Congo bishops fault politicians for failed mediation

NCR by Jonathan Luxmoore  |  Apr. 22, 2017

Three weeks after the Catholic Church gave up mediating in the conflict-torn Democratic Republic of Congo, the country’s bishops are defending their record and blaming the impasse on politicians. However, attacks on clergy and parish buildings have also raised questions as to whether the church has come too close to politics in what’s widely considered Africa’s most Catholic country.

Archbishop Marcel Utembi Tapa arrives with other bishops Dec. 21, 2016, to mediate talks between the opposition and the government of of President Joseph Kabila in Kinshasa, Democratic Republic of Congo. (CNS/Reuters/Thomas Mukoya)

“The bishops’ conference mission has been interpreted by some as an attempt to distract attention from issues of the hour,” said Msgr. Jean-Marie Bomengola, secretary of the church’s Social Communications Commission.” But one shouldn’t miss the target when analyzing events here. The failure of negotiations should be blamed on the political and social actors who didn’t show a spirit of compromise. It’s to them that demands for an explanation should be addressed, and on whom pressure should now be exerted.”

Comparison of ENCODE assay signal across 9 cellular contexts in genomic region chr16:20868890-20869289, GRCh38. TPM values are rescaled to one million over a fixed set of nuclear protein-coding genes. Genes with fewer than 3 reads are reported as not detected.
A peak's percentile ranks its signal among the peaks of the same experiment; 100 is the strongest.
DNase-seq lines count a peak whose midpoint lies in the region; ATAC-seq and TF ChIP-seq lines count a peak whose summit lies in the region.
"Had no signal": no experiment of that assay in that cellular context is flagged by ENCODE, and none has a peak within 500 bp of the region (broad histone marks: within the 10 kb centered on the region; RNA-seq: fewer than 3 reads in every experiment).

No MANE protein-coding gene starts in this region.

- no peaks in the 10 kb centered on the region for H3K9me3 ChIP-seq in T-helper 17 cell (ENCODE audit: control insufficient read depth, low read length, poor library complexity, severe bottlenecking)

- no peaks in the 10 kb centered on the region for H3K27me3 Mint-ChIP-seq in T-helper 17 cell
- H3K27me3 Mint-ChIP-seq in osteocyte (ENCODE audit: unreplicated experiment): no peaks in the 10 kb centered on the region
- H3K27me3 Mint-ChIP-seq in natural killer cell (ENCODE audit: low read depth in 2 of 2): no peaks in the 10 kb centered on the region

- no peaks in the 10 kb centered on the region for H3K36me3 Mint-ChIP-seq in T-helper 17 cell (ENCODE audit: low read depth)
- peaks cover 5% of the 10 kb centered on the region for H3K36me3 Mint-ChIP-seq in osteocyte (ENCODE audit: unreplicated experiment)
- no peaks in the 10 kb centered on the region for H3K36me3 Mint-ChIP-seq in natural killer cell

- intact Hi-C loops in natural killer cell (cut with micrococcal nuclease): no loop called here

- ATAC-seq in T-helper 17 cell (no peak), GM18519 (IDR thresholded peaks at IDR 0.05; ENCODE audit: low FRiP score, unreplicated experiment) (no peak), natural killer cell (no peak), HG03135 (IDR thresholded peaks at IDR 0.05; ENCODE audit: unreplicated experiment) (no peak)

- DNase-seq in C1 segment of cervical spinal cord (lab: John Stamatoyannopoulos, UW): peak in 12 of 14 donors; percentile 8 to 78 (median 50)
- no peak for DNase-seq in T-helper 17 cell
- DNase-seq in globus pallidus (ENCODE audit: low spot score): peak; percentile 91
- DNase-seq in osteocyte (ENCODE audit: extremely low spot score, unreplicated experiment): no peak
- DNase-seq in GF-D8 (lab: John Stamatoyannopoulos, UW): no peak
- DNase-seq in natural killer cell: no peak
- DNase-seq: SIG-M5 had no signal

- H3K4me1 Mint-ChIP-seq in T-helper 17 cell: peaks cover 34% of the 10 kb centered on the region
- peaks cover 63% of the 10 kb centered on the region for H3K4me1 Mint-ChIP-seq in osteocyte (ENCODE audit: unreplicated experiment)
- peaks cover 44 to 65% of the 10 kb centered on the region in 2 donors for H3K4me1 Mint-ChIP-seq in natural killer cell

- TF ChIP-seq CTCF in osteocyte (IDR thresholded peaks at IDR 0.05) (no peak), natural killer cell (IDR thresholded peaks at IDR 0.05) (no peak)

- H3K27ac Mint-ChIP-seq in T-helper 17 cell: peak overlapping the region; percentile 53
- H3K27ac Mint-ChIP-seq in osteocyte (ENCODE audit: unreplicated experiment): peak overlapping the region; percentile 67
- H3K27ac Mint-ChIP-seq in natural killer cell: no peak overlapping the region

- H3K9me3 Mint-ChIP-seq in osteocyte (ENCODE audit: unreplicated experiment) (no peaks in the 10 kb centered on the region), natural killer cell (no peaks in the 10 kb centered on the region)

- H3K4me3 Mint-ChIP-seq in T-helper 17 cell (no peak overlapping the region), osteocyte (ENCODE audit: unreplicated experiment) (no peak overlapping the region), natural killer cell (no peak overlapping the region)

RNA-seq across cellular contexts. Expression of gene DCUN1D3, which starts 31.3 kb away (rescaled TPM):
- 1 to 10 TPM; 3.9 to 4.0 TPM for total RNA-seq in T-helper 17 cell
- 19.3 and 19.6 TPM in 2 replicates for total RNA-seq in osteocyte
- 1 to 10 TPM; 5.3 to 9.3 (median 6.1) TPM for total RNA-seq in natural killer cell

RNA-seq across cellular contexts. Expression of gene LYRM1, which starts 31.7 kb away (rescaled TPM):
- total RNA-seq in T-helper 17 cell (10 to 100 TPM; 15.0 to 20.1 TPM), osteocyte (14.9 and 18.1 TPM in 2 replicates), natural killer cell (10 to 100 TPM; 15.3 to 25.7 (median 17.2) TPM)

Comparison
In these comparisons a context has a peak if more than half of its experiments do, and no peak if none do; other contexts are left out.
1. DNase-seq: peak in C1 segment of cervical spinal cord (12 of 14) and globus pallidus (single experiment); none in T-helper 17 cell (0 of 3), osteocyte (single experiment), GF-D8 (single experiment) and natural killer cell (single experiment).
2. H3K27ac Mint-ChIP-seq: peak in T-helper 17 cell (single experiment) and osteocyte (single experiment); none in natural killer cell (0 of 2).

Catholics in six archdioceses and 41 dioceses make up around two-thirds of the 67.5 million inhabitants of the Democratic Republic of Congo — according to the Vatican’s Annuario Pontificio yearbook, published this month — and runs an extensive network of hospitals, clinics and farms, as well as around half of all schools.

The country, formerly known as Zaire, has known little stability since gaining independence from Belgium in 1960, and up to 6 million people died in a series of 1995-2003 wars, fought mainly over Congo’s rich natural resources.

Last summer, the bishops’ conference launched a mediation bid after opposition leaders accused President Joseph Kabila of seeking to cling to power by delaying autumn elections.